Note. When Or is used conjunctively, the second inflection does not fall, but rises higher than the first.-Example. "Would the influence of the Bible,-even if it were not the record of a divine revelation, be to render princes more tyránnical, or subjects more ungóvernable; the rich more insolent, or the poor more disorderly; would it make worse párents, or children, húsbands, or wíves,-másters, or sérvants, fríends, or néighbors ?—ort would it not make men more vìrtuous, and, consequently, more happy, in èvery situation?"

Rule on the Circumflex, or Wave.

The circumflex, or wave, applies to all expressions used in a peculiar sense, or with a double meaning, and to the tones of mockery, sarcasm, and irony.

Examples: 1. “ You may avoid a quarrel with an îf.”"Your îf is the only peacemaker: much virtue in an îf.” 2. "From the very first night,-and to say it I'm bold,

I've been so very hot, that I'm sure I've caught côld!" 3. "Go hang a câlfskin on these recreant limbs !"

4. "What a beautiful piece of work you have made by your carelessness!"

5. "The weights had never been accused of light conduct."

Rule on the Monotone.

The tones of grand and sublime description, profound reverence, or awe, of amazement and horror, are marked by the monotone, or perfect level of voice.

* In successive questions, the rising inflection becomes higher a every stage, unless the last has, as in the above example, the falling ir flection of consummating emphasis.

The last Or is used disjunctively, and forms an example to the Rule, and not to the Note.

Note. A monotone is always on a lower pitch than the preceding part of a sentence; and, to give the greater effect to its deep solemn note,-which resembles the tolling of a heavy bell, it sometimes destroys all comma pauses, and keeps up one continuous stream of overflowing sound. Exam. 1. "His form had not yet lost

All her original brightness, nor appeared
Less than archangel ruined, and the excess
Of glory obscured. As when the sun, nēw-risen,
Looks through the horizontal misty air,
Shorn of his béams, or from behind the moon,
In dim eclipse, disastrous twilight sheds
On half the nations, and with fear of change
Perplexes monarchs."

2. "And I saw a great white throne and Him that sat on it, from whose face the heavens and the earth fled away; and there was fōund nō plāce for them."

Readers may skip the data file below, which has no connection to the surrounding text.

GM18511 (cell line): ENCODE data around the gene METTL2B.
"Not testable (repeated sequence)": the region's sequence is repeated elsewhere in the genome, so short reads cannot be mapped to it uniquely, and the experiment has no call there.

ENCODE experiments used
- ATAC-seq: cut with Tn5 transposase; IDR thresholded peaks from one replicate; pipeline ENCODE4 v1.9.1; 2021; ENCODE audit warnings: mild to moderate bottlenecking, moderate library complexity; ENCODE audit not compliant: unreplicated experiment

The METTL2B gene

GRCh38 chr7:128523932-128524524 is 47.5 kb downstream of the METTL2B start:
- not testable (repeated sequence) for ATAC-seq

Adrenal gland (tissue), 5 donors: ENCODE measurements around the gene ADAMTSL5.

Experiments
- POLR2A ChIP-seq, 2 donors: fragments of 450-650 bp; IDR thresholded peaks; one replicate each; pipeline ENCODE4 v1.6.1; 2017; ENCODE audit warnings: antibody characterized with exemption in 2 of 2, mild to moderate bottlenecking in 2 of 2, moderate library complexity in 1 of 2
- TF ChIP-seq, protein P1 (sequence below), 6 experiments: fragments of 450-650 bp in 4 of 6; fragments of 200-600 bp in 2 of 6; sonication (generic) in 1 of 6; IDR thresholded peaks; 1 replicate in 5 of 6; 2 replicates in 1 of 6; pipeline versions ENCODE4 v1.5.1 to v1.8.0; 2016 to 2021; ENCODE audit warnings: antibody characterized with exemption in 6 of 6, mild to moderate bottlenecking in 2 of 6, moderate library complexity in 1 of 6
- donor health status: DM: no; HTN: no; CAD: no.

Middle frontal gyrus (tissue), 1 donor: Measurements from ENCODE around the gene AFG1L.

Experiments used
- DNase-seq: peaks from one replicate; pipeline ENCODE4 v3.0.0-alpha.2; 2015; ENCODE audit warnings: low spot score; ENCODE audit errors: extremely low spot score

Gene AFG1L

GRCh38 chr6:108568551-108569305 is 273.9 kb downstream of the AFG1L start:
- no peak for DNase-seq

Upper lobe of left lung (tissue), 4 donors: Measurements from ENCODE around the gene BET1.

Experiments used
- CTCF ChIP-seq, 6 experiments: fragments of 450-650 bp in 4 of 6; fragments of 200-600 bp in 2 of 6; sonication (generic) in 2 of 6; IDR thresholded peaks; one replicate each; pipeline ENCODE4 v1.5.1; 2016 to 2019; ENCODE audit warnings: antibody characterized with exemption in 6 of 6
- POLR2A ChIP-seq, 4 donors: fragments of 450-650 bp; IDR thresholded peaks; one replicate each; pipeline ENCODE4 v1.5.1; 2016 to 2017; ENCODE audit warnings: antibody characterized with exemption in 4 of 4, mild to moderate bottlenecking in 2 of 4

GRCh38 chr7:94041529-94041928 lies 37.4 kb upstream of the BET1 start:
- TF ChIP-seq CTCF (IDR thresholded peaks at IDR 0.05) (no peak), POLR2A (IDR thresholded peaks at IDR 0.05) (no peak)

3. "Upon my secure hōur thy uncle stole,

With juice of cursed hēbenon in a vial,
And in the porches of mine ears did pour
The leperous distilment: whose effect
Hōlds such an enmity with blood of män,
That swift as quicksilver it courses through
The natural gates and alleys of the body,
And, with a sudden vigor, it doth posset
And curd, like eager droppings into milk,
The thin and wholesome blood; so did it mine;
And a most instant tetter bārked about,
Most lazar-like, with vile and loathsome crust,
All my smooth bòdy."

Rule on 'Harmonic' Inflections.


Harmonic inflections, or those which, in emphatic phrases, are intended to prevent the frequent occurrence of emphasis in the same phrase, from becoming monotonous to the ear, are applied in clauses of which every word is emphatic, and is marked by a distinct and separate inflection.

Example. "He has been guilty of one of the most shameful acts that éver degraded | the NATURE or the NÁME | of MAN."

Note. In such cases the inflections usually alternate, in order to give the more vivid and pungent force to vehement emphasis.

Rule on Repeated Words, Phrases, and Sentences. Words, phrases, and sentences which are repeated for effect, rise higher, or fall lower in inflection, besides increasing in force, at every repetition.

Example 1. "From these walls a spirit shall go forth, that shall survive when this edifice, shall be 'like an unsubstantial pageant, faded.' It shall go fórth, exulting in, but not abusing, its strength. It shall go fórth, remembering, in the days of its prosperity, the pledges it gave in the time of its depression. IT SHALL GO FÓRTH, uniting a disposition to correct abuses, to redress grievances. IT SHALL GO FÓRTH, uniting the disposition to improve, with the resolution to maintain and defend, by that spirit of unbought affection, which is the chief defence of nations."

2. "What was it, fellow-citizens, which gave to Lafayette his spotless fame ?-The love of liberty. What has consecrated his memory, in the hearts of good men ?—THE LOVE OF LIBERTY. What nerved his youthful arm with strength, and inspired him in the morning of his days, with sagacity and counsel?—THE LIVING LOVE OF LIBERTY. Το what did he sacrifice power, and rank, and country, and freedom itself?—TO THE LOVE OF LIBERTY PROTECTED BY LÀW.”


RISING INFLECTION. RULE I.*-' High Rising Inflection'.1. "Há! say you só?"

2. "Whát!-confer a crown on the author of the public calamities?"

3. "Indéed!-acknowledge a tráitor for our sovereign ?" RULE II. Moderate Rising Inflection.'-Exercise 1. "In every station which Washington was called to fill, he acquitted himself with honor."

2. "As the evening was now far advánced, the party broke up."

3. "Where your treasure is, there will your heart be also."

*The pupil should repeat each rule from memory, before commenc ing the practice of the exercises adapted to it.